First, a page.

As a cofounder of the PR megafirm PMK, Neil Koenigsberg helped revolutionize the world of Hollywood public relations. Now 70 and largely retired from the publicity game, he is debuting his first full-length play in New York: “Off the King’s Road” (pictured above), which plays February 9 through February 23 at the East Village’s Theater for the New City. See Calendar for details
Senior Planet talked to Koenigsberg shortly before his play’s opening night.
Briefly, how would you describe “Off the King’s Road?”
The play takes place in a week in London, where an American businessman comes to take a respite after a hard year. His wife has died and he’s retired, all in the same six-month period, and he’s been going through a lot of anxiety and depression. So he checks into this small hotel – one of those converted townhouses – and then things take a turn. In the readings we’ve done, a lot of people have come up and said it’s nice to see a story dealing with, you know, older people.
It’s rare to see playwrights begin their careers at your age. Do you have any roots in New York theater?
I was born in the Bronx, but grew up in a town called Valley Stream, about an hour from the city. By the time I was 14 or 15, I would get on these trains on Saturday and Sunday mornings and go to foreign films in the West Village by myself. I thought I wanted to be an actor or a director or a writer – but I was kind of a chicken. I was from a conventional family: You’ve got to pay your bills! So I got a job as an assistant at a small entertainment PR company, for literally around $75 a week.
When you eventually co-founded PMK in California, were you able to stay in touch with the New York arts scene?
Even though the three partners at PMK were in L.A., we had great ties to New York – we’d all worked there – and we started attracting all these New York actors. It was a time when people like Richard Gere, John Lithgow, Treat Williams, Jimmy Woods and Glenn Close were coming out of the theater and didn’t have publicists; they didn’t believe in it, but we kind of convinced them. So I was around New York constantly.
What’s the hardest thing about becoming a playwright?
In the profession I was in, there were always things to keep you jumping: Somebody wants this, somebody wants that. But writing is sitting down alone and conjuring something up without being distracted, and having discipline. You have to write three pages a day, and nobody’s there to validate you. And then submitting it and trying to get your work done in a theater – I never understood how actors could stand the rejection. What a bitch it is to be an artist!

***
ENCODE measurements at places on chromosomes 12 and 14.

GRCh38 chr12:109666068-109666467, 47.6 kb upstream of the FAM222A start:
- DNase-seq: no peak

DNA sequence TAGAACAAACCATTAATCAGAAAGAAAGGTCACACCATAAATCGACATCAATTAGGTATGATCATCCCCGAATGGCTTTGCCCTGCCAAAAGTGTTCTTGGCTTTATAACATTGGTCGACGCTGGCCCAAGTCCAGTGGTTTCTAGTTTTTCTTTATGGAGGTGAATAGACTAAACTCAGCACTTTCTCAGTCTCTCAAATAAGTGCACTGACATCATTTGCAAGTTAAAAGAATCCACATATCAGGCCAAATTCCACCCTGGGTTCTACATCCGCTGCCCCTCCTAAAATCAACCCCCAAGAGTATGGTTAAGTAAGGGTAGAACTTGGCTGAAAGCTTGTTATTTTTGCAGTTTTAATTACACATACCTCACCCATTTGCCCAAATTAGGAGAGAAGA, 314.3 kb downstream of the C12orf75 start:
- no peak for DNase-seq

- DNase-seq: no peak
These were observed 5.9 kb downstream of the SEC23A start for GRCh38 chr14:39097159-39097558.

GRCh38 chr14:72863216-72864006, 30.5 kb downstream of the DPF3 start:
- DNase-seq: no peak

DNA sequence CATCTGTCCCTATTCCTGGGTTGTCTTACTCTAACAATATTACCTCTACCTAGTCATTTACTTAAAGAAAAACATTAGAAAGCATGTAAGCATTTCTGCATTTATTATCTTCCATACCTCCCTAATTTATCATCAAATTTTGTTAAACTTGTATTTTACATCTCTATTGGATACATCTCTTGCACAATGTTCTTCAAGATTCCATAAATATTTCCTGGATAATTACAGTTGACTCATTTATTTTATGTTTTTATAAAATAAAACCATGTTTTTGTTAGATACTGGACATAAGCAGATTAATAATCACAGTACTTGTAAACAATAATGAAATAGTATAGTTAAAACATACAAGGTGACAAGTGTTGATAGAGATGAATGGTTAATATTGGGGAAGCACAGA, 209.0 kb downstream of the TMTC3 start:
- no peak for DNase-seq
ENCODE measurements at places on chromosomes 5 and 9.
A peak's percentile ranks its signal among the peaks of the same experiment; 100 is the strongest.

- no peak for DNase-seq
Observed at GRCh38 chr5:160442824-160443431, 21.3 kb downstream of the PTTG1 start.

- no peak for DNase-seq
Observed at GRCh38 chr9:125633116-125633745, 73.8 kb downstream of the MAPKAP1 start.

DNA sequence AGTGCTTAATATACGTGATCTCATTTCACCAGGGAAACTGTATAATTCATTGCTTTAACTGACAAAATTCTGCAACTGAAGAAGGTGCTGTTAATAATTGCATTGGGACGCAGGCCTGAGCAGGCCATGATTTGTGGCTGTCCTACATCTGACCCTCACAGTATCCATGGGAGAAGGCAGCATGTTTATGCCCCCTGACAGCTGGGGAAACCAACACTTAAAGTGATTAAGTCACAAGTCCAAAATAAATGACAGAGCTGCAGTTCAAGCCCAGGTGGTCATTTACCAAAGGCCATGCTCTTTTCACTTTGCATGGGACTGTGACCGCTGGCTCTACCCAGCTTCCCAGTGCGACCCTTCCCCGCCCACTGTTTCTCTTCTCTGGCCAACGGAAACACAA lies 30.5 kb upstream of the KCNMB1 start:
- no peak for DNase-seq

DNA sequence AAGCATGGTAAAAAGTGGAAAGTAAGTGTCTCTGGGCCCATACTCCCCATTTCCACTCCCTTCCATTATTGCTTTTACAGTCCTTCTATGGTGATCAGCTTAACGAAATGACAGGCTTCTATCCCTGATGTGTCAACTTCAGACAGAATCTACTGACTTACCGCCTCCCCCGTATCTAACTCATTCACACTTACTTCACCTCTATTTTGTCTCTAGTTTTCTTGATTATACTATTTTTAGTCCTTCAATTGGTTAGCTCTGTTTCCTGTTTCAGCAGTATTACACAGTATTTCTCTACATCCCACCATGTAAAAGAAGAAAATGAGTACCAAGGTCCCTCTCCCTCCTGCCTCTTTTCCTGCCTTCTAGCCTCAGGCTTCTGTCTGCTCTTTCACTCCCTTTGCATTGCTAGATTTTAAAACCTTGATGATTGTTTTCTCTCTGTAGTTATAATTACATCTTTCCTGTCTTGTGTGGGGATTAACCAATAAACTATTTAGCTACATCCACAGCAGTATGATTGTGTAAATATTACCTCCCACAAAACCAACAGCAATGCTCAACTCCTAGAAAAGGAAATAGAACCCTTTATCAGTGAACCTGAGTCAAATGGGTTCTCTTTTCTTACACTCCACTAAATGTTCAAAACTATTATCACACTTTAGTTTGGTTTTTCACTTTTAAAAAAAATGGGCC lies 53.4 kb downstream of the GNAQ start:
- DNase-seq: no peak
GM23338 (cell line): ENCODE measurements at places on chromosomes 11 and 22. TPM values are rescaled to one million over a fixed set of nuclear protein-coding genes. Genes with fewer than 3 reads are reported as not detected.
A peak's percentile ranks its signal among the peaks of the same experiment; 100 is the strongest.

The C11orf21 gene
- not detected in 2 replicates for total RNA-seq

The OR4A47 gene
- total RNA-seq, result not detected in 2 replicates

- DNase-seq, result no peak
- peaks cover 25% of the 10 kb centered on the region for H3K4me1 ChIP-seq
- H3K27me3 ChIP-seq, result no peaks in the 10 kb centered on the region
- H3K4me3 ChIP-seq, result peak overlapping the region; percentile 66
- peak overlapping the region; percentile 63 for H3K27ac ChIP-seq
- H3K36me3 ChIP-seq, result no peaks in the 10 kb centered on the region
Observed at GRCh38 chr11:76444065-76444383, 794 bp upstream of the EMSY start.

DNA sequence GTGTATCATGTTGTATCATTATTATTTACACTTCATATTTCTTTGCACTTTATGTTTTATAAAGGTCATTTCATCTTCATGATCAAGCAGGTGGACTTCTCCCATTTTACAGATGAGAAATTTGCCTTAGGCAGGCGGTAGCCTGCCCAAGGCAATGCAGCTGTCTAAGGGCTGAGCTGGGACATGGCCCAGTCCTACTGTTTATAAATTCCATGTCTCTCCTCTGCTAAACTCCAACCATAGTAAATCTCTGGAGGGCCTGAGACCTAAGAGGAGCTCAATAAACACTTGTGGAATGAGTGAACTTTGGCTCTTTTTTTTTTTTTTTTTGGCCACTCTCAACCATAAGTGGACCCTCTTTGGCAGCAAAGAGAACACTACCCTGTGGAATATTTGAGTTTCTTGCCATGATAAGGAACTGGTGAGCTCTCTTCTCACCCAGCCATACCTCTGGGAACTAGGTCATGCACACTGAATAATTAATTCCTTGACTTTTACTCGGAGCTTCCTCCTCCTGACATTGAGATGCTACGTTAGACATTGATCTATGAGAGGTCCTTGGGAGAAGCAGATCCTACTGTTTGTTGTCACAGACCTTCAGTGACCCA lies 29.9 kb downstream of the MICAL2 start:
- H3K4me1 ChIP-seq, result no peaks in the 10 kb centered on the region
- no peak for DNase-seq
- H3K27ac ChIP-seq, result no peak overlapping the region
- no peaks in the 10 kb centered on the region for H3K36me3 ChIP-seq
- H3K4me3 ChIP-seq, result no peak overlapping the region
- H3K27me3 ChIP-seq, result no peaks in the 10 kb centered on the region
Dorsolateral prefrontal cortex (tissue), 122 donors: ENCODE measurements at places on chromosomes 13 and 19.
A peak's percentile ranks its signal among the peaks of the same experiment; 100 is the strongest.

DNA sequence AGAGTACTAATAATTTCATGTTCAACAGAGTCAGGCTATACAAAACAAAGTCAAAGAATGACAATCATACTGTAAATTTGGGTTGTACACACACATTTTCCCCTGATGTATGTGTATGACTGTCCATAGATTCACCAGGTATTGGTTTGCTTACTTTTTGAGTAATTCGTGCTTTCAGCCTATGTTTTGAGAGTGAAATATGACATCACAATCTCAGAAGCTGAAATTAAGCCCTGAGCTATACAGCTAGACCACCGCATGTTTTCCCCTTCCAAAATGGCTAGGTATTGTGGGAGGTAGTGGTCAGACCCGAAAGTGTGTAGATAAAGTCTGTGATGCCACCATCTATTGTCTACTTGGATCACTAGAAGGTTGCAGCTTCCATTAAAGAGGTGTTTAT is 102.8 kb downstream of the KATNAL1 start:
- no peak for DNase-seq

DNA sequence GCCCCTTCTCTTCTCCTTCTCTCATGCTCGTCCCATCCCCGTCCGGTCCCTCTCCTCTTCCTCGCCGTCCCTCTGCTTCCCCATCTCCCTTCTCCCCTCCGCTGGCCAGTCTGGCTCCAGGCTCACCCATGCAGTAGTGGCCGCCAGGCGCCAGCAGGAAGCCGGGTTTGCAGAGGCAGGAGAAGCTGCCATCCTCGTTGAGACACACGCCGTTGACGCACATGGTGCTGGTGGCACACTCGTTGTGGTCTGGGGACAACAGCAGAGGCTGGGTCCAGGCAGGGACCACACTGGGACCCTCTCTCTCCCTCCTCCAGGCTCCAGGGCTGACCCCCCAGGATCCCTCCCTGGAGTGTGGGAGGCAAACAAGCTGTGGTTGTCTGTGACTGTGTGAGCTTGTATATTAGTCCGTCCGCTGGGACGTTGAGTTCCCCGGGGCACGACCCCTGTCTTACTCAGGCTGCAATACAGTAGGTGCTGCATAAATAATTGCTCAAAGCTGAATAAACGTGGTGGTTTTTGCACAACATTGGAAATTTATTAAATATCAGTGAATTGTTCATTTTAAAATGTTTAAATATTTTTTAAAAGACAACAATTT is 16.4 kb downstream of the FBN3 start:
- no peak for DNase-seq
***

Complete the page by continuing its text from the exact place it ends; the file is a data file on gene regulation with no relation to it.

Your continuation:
Are there new challenges now that you’re actually doing a full-length production?
The hardest part now is that everyone has an opinion. It’s such a collaboration. Sometimes an actor comes up with something that you never thought of, and sometimes an actor comes up with something that is… not in the best interest of the play. It’s very intense, very exciting – the world sort of goes away. This is my new family for three months. But I’ve always had an artsy bent, so I’m not surprised that I’ve landed here now, traipsing down to the funky Theater for the New City in the East Village, and discovering little Japanese restaurants with four seats and 100-year-old pastry shops and whatever. I feel like this was what was in my head when I first moved to New York.
Do you regret that you didn’t pursue writing more before now?
Part of me gets angry that I didn’t try to do this earlier, but I try to get rid of the anger. The nice thing about being older is that you’ve been through so many highs and lows, you sort of take it all in stride. I’m just not so hungry anymore. And I’m learning that New York City is a great place to be older. You can be in a retirement village in Vermont, but if you love culture, look what’s here! You open a New York Times on Sunday, and you’ve got 27 things to do every day. And if you want a little Vermont, you can go sit in a corner in the park.
Adam Feldman is a theater critic at Time Out New York